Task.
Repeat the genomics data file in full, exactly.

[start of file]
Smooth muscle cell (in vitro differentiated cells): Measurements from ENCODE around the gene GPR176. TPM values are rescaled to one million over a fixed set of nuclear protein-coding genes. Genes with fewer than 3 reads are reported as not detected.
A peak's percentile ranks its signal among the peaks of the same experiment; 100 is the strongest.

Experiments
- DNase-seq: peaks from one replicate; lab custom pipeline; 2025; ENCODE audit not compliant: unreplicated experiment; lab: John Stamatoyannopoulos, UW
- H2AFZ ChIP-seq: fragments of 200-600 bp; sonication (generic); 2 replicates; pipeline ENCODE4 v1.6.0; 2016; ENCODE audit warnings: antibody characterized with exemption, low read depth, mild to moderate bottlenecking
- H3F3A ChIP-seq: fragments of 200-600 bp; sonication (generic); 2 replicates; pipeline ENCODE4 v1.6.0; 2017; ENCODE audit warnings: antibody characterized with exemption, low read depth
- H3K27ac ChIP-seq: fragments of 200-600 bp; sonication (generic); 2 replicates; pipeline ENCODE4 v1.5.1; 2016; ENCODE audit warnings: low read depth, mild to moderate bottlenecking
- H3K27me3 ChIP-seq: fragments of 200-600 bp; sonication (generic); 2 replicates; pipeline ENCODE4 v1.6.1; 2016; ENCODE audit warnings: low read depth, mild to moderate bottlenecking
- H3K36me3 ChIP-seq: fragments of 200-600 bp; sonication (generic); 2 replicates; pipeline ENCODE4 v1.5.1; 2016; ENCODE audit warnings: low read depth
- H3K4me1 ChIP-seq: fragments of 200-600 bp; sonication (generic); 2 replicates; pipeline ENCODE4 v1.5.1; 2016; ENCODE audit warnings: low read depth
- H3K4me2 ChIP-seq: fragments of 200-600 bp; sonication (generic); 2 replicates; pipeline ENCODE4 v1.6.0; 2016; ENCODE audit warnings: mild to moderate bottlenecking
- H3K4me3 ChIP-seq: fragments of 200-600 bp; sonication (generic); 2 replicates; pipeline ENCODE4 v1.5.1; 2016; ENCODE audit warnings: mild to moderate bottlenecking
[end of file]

Smooth muscle cell (in vitro differentiated cells): Measurements from ENCODE around the gene GPR176. TPM values are rescaled to one million over a fixed set of nuclear protein-coding genes. Genes with fewer than 3 reads are reported as not detected.
A peak's percentile ranks its signal among the peaks of the same experiment; 100 is the strongest.

Experiments
- DNase-seq: peaks from one replicate; lab custom pipeline; 2025; ENCODE audit not compliant: unreplicated experiment; lab: John Stamatoyannopoulos, UW
- H2AFZ ChIP-seq: fragments of 200-600 bp; sonication (generic); 2 replicates; pipeline ENCODE4 v1.6.0; 2016; ENCODE audit warnings: antibody characterized with exemption, low read depth, mild to moderate bottlenecking
- H3F3A ChIP-seq: fragments of 200-600 bp; sonication (generic); 2 replicates; pipeline ENCODE4 v1.6.0; 2017; ENCODE audit warnings: antibody characterized with exemption, low read depth
- H3K27ac ChIP-seq: fragments of 200-600 bp; sonication (generic); 2 replicates; pipeline ENCODE4 v1.5.1; 2016; ENCODE audit warnings: low read depth, mild to moderate bottlenecking
- H3K27me3 ChIP-seq: fragments of 200-600 bp; sonication (generic); 2 replicates; pipeline ENCODE4 v1.6.1; 2016; ENCODE audit warnings: low read depth, mild to moderate bottlenecking
- H3K36me3 ChIP-seq: fragments of 200-600 bp; sonication (generic); 2 replicates; pipeline ENCODE4 v1.5.1; 2016; ENCODE audit warnings: low read depth
- H3K4me1 ChIP-seq: fragments of 200-600 bp; sonication (generic); 2 replicates; pipeline ENCODE4 v1.5.1; 2016; ENCODE audit warnings: low read depth
- H3K4me2 ChIP-seq: fragments of 200-600 bp; sonication (generic); 2 replicates; pipeline ENCODE4 v1.6.0; 2016; ENCODE audit warnings: mild to moderate bottlenecking
- H3K4me3 ChIP-seq: fragments of 200-600 bp; sonication (generic); 2 replicates; pipeline ENCODE4 v1.5.1; 2016; ENCODE audit warnings: mild to moderate bottlenecking